Kathryn’s mind is always trying to find answers to questions about her identity; the main questions being 1) Is my relationship right for me? and 2) Am I gay? This leads her to a diagnosis of ROCD (Relationship OCD) and HOCD (Homosexual OCD).
Robert was suicidal as he struggled with stress and betrayal. He knew he needed immediate help. He was forced to wait months, left to cope on his own and fighting for his need for therapy.
I haven’t felt I was worthy enough sharing the darker sides of my OCD (namely the effect it has on me) and the fact that since my last article, I haven’t gotten any better. As my OCD takes a much tighter hold on me, though, I find the need to be honest—honest about my frustration and my pain, so you can be honest about yours. One of the most powerful things for me is the solace found in knowing you have allies when you feel lost and helpless—when you feel out of control.
~ Shana Herron
Katy Moyes is diagnosed with OCD and anxiety at a young age. Later in life, her OCD fixates on food and she develops an eating disorder. She longs to talk to someone about what’s going on and finds private therapy is her answer.
When people hear the term “OCD” they often do not visualize the internal battle, the root of the rituals and the fixations. They don’t visualize the torment that leads people to say things repeatedly, to write things repeatedly, and to turn lights off and on repeatedly, in order to achieve a sense of relief from the responsibility of ensuring that something is done “just right”. To quiet the anxiety of doom. Shana Herron wants to shed light—to pull back the curtain–on this aspect of obsessive compulsive disorder. She wants to reveal her struggle.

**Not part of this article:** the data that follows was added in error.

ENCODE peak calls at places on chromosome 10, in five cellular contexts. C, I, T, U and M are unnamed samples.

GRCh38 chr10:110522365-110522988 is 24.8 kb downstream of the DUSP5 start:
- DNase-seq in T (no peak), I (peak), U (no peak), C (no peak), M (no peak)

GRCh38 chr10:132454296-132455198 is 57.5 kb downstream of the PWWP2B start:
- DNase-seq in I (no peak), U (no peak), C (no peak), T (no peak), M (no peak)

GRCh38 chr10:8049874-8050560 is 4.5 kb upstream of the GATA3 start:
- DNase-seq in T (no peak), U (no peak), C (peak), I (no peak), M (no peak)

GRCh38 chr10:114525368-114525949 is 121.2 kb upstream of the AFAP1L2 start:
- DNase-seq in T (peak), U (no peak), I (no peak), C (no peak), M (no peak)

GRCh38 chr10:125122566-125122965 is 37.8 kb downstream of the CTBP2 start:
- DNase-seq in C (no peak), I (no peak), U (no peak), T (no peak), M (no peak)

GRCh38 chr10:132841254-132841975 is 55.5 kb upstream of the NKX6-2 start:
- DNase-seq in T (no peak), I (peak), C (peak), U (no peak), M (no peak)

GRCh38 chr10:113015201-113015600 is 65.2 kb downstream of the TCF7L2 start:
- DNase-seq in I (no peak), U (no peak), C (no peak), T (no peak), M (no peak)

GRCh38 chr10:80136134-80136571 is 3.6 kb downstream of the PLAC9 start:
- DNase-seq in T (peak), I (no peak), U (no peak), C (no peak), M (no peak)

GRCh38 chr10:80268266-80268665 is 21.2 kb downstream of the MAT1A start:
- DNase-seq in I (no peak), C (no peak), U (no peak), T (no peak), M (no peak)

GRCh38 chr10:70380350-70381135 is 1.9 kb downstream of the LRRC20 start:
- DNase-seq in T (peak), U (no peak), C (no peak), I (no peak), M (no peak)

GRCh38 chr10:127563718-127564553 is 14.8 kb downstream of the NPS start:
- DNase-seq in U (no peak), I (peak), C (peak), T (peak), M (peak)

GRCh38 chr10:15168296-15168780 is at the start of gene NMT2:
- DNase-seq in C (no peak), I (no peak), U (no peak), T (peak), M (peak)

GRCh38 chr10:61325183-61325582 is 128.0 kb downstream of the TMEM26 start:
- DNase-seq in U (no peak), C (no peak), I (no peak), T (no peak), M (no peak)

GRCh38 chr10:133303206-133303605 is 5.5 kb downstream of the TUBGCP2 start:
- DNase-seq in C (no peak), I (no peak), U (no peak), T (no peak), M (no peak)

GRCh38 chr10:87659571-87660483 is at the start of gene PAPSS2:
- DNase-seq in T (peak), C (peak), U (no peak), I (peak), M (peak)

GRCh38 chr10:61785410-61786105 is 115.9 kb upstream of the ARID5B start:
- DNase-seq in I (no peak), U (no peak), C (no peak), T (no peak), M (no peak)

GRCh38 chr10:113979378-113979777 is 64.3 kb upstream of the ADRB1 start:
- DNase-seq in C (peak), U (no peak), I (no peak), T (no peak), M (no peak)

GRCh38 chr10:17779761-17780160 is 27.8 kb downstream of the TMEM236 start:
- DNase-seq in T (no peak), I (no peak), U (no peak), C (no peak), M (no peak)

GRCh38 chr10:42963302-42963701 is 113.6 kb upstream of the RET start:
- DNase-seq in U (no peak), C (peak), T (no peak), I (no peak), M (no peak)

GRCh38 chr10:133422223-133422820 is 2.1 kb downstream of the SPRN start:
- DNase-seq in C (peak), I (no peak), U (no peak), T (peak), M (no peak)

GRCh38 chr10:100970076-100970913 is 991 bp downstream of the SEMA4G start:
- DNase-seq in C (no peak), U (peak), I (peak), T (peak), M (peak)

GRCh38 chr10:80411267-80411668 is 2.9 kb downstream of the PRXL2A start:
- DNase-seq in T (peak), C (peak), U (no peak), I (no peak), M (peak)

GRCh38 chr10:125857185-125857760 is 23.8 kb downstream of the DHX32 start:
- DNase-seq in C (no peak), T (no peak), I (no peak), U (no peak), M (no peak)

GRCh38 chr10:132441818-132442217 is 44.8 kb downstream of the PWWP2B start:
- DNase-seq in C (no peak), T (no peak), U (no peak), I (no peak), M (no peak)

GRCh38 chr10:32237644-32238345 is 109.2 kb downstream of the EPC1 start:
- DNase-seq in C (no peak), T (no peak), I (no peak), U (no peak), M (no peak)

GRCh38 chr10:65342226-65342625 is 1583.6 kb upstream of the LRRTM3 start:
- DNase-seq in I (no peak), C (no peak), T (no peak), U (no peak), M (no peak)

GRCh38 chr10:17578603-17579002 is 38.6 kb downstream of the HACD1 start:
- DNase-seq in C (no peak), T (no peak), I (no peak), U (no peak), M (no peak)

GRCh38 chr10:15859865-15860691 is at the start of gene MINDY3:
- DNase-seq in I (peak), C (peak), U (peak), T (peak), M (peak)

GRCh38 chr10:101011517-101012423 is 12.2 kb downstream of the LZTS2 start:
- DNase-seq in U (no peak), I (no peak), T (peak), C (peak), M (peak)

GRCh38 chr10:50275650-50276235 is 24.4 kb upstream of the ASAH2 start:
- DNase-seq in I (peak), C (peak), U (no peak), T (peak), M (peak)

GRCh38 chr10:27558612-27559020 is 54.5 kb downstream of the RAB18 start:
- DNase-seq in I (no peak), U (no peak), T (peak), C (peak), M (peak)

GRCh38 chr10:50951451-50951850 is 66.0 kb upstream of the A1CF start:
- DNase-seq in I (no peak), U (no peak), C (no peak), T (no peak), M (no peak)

Mike Stroh medicated his anxiety, depression, and obsessiveness with drugs and alcohol for almost 20 years. It took a serious romantic relationship, and recognizing it needs to start with him, to begin his journey towards recovery.
Jenn writes a compelling narrative of the obsessive thoughts and compulsive actions that invade as she struggles to leave the house with her hair straightener still hot. Now 2 years later, she shares that saying “I need help” was the first step towards her recovery with OCD.